Words I Didn’t Know I Knew: A Female Fox

We have seen a red fox running around our neighborhood recently, so I have been learning more about them from the Internet.

Trivia: What is the name of a female fox? A: a vixen.

(There is no standard name for a male. Nobody seems to care.  Besides, you have to roll one over on its back to tell the difference, and that is not easy to do.)

You vixen, you! (I sound like Bruno Tonioli of Dancing With the Stars, but I am still practicing.)


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Pat Johnson’s Obituary

Our former classmate, Pat Johnson, died May 20 in Sacramento, CA.  She transferred to Lansdowne in her senior year and did more in that one year than I did in my entire high school career.  Despite the short time she was at Lansdowne, she was well known and well liked.  Here is her obituary:

Thanks to Judy Young for sending it along.  —RWalck@Verizon.net

Here is her photo in the 1954 LAHIAN, our senior yearbook (it was tight against the center binding, and some of the print is missing in my copy). She was at our 50th Reunion in Ocean City and looked terrific.

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The Trouble With Volunteering — But Not At Longwood Gardens

The trouble with volunteering is that organizations are paying you nothing, so they often value your time as worth nothing—and treat you accordingly.

When my wife first retired, she volunteered for data entry work in her church’s office, one day a week. But when she arrived, she would often be told, “Oh, I forgot this was the day you come in. But since you are here, you can put these files in order (or some other low-priority task) .” If she was being paid, she would have a definite assignment, and no one would forget.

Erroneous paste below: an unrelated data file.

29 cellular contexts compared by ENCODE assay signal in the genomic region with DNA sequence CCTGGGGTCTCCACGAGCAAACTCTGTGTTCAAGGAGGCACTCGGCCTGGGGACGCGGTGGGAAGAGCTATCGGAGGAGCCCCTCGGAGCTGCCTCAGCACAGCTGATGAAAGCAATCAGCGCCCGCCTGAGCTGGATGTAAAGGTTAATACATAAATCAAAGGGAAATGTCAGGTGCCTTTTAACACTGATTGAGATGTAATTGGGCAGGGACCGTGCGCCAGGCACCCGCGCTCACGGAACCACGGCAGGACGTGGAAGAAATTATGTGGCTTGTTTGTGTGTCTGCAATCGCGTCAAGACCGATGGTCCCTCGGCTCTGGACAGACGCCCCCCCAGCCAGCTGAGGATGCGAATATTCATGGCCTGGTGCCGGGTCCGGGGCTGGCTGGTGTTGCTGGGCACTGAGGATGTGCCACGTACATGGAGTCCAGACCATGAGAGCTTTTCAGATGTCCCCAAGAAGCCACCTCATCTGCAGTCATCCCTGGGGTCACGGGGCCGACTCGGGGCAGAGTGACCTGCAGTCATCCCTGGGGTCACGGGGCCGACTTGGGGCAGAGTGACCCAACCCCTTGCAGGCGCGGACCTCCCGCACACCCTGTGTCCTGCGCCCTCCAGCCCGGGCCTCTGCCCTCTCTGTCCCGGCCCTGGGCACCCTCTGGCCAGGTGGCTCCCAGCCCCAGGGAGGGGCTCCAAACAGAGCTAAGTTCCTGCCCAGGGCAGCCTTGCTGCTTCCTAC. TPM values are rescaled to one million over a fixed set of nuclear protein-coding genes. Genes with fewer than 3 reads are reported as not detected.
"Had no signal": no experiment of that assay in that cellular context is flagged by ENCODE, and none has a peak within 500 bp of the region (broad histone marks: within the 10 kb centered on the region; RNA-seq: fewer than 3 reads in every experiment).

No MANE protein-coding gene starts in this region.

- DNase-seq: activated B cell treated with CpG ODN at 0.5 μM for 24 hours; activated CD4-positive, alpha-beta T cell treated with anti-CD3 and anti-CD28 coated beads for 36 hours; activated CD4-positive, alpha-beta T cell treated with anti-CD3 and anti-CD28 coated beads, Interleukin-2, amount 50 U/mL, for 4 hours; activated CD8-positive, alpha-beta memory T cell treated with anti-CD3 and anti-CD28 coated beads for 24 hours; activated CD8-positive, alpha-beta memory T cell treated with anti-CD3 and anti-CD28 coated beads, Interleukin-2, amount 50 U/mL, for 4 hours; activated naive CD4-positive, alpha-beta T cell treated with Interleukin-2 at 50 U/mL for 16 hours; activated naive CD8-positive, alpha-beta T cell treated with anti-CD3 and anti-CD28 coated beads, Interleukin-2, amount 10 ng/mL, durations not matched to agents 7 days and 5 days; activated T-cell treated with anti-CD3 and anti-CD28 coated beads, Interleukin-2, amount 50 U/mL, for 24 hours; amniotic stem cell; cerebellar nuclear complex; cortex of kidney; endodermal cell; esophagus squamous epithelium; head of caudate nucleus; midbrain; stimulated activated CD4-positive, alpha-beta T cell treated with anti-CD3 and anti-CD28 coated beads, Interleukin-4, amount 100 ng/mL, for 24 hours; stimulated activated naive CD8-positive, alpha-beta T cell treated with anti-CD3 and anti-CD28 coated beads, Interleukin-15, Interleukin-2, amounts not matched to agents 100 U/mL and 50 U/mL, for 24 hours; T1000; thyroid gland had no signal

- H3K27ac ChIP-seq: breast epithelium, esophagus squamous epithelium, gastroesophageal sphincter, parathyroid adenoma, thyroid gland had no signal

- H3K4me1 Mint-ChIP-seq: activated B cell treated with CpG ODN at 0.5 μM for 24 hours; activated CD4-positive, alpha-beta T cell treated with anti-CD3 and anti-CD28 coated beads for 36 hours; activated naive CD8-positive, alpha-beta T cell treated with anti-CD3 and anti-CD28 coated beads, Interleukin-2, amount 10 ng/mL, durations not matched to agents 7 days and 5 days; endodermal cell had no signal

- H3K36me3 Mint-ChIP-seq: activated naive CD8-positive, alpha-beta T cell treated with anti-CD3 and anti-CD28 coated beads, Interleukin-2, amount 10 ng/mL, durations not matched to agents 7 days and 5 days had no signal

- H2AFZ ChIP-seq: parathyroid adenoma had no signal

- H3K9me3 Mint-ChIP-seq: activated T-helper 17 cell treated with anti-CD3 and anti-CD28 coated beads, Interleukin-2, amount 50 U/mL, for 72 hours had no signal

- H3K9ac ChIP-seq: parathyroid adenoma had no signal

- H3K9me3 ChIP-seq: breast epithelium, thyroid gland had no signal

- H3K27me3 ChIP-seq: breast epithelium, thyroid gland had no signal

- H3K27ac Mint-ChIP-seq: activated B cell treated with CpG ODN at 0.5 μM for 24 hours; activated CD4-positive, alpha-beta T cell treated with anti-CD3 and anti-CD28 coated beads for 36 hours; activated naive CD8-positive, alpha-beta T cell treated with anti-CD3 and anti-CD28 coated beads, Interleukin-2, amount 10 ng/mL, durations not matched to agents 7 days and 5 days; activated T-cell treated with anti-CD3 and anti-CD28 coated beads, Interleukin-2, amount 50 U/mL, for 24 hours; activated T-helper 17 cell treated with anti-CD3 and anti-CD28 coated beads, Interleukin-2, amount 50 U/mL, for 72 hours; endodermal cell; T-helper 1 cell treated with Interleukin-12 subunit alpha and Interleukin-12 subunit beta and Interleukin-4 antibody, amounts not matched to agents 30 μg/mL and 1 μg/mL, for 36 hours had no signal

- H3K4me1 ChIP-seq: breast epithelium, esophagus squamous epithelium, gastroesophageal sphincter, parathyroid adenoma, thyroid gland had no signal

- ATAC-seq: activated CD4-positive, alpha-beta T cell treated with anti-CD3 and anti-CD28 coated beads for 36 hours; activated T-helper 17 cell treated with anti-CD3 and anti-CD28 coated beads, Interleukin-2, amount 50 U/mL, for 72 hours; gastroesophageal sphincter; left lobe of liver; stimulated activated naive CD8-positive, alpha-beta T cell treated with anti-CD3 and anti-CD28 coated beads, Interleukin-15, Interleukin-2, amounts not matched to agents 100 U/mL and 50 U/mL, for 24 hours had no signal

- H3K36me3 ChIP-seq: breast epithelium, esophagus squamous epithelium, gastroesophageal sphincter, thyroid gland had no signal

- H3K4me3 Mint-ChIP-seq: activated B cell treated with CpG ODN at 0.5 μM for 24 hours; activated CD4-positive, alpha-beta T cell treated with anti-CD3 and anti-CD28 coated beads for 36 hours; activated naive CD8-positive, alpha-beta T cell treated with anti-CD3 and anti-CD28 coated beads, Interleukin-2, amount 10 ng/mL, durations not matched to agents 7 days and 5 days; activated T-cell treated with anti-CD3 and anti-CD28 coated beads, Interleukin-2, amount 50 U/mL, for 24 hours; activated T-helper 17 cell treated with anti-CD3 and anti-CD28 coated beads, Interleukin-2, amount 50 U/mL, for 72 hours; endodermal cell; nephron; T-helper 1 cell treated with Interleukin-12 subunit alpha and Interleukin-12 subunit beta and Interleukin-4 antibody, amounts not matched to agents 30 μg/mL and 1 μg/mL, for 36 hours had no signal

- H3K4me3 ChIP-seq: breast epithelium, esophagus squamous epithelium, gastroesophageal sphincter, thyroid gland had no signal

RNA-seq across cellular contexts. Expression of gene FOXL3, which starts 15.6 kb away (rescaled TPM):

That is not true at Longwood Gardens where, in some circles, they are known as much for their outstanding volunteer program as they are for flowers.

Longwood Gardens values the volunteers’ time and rewards us with perks. We are treated as employees.  (If a sign says, “Employees Only,” that includes us.)  We can park in the employees parking lot.  We can jump the line waiting to get into the cafeteria (although I never do, in gratitude to the paying visitors). The paid employees constantly thank us for coming in, and the visitors are obviously grateful for the help we give them. They shake our hand as they leave; they often take our photo. One woman told me, “I show your picture to all my friends in Beijing!” Where else can a retiree get such grateful attention?  Longwood Gardens is a great place to volunteer, a sure boost to anyone’s ego. The attitude of everyone—guests, staff, and fellow volunteers—is cheerful, positive, and uplifting.

The volunteer schedule is kept on the Longwood Gardens website, where we can sign up for any open shift (usually 3.5 hours) whenever it suits us.  We are not tied to a particular time each week.  If we have conflicting plans of our own, we do not have to find a replacement.  We just don’t sign up. If an illness, or some other last-minute problem comes up, a simple email to another volunteer who has the authority to change the schedule is all it takes, no questions asked.  If we have trouble walking to our post, a security vehicle will transport us.

A friend had been volunteering at another du Pont estate in our area. He was one of the docents who led groups of visitors through the museum. Those docents were kept in a back room and assigned in order as groups of visitors arrived. One snowy day last winter, no visitors were arriving, nor were any likely to, but the person in charge insisted the volunteers all stay, including my friend, just in case conditions changed. If they were being paid even minimum hourly wage, several would have been sent home hours ago.